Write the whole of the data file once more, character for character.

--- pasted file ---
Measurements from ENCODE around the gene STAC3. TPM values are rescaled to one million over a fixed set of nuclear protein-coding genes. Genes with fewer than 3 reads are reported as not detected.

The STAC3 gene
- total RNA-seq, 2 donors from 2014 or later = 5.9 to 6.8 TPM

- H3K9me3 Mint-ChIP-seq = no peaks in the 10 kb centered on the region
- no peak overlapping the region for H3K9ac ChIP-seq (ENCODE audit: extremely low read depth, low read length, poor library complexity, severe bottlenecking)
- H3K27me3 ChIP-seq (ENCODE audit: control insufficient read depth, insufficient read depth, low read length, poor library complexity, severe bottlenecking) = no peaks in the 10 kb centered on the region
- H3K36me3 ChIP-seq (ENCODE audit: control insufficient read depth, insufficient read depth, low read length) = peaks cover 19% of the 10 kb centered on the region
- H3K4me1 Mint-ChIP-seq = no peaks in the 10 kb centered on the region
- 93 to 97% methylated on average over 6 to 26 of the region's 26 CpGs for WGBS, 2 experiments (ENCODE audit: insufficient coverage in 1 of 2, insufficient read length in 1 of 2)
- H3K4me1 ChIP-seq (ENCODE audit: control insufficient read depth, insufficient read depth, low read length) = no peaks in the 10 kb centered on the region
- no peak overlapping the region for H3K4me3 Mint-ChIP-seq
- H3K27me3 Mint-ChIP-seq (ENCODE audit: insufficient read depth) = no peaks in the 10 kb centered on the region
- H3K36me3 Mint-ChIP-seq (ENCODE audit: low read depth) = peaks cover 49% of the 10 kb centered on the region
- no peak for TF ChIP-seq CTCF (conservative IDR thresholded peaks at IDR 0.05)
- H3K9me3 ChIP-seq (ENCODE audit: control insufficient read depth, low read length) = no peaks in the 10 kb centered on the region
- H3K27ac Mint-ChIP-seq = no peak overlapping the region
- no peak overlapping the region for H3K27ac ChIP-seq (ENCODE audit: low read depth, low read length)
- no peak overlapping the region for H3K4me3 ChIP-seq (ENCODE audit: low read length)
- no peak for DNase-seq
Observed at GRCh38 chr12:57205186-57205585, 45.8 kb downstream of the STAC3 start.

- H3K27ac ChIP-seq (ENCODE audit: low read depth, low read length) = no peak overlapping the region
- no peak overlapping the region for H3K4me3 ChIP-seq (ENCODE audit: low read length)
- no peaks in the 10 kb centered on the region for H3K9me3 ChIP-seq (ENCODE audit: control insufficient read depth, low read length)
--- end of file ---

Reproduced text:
Measurements from ENCODE around the gene STAC3. TPM values are rescaled to one million over a fixed set of nuclear protein-coding genes. Genes with fewer than 3 reads are reported as not detected.

The STAC3 gene
- total RNA-seq, 2 donors from 2014 or later = 5.9 to 6.8 TPM

- H3K9me3 Mint-ChIP-seq = no peaks in the 10 kb centered on the region
- no peak overlapping the region for H3K9ac ChIP-seq (ENCODE audit: extremely low read depth, low read length, poor library complexity, severe bottlenecking)
- H3K27me3 ChIP-seq (ENCODE audit: control insufficient read depth, insufficient read depth, low read length, poor library complexity, severe bottlenecking) = no peaks in the 10 kb centered on the region
- H3K36me3 ChIP-seq (ENCODE audit: control insufficient read depth, insufficient read depth, low read length) = peaks cover 19% of the 10 kb centered on the region
- H3K4me1 Mint-ChIP-seq = no peaks in the 10 kb centered on the region
- 93 to 97% methylated on average over 6 to 26 of the region's 26 CpGs for WGBS, 2 experiments (ENCODE audit: insufficient coverage in 1 of 2, insufficient read length in 1 of 2)
- H3K4me1 ChIP-seq (ENCODE audit: control insufficient read depth, insufficient read depth, low read length) = no peaks in the 10 kb centered on the region
- no peak overlapping the region for H3K4me3 Mint-ChIP-seq
- H3K27me3 Mint-ChIP-seq (ENCODE audit: insufficient read depth) = no peaks in the 10 kb centered on the region
- H3K36me3 Mint-ChIP-seq (ENCODE audit: low read depth) = peaks cover 49% of the 10 kb centered on the region
- no peak for TF ChIP-seq CTCF (conservative IDR thresholded peaks at IDR 0.05)
- H3K9me3 ChIP-seq (ENCODE audit: control insufficient read depth, low read length) = no peaks in the 10 kb centered on the region
- H3K27ac Mint-ChIP-seq = no peak overlapping the region
- no peak overlapping the region for H3K27ac ChIP-seq (ENCODE audit: low read depth, low read length)
- no peak overlapping the region for H3K4me3 ChIP-seq (ENCODE audit: low read length)
- no peak for DNase-seq
Observed at GRCh38 chr12:57205186-57205585, 45.8 kb downstream of the STAC3 start.

- H3K27ac ChIP-seq (ENCODE audit: low read depth, low read length) = no peak overlapping the region
- no peak overlapping the region for H3K4me3 ChIP-seq (ENCODE audit: low read length)
- no peaks in the 10 kb centered on the region for H3K9me3 ChIP-seq (ENCODE audit: control insufficient read depth, low read length)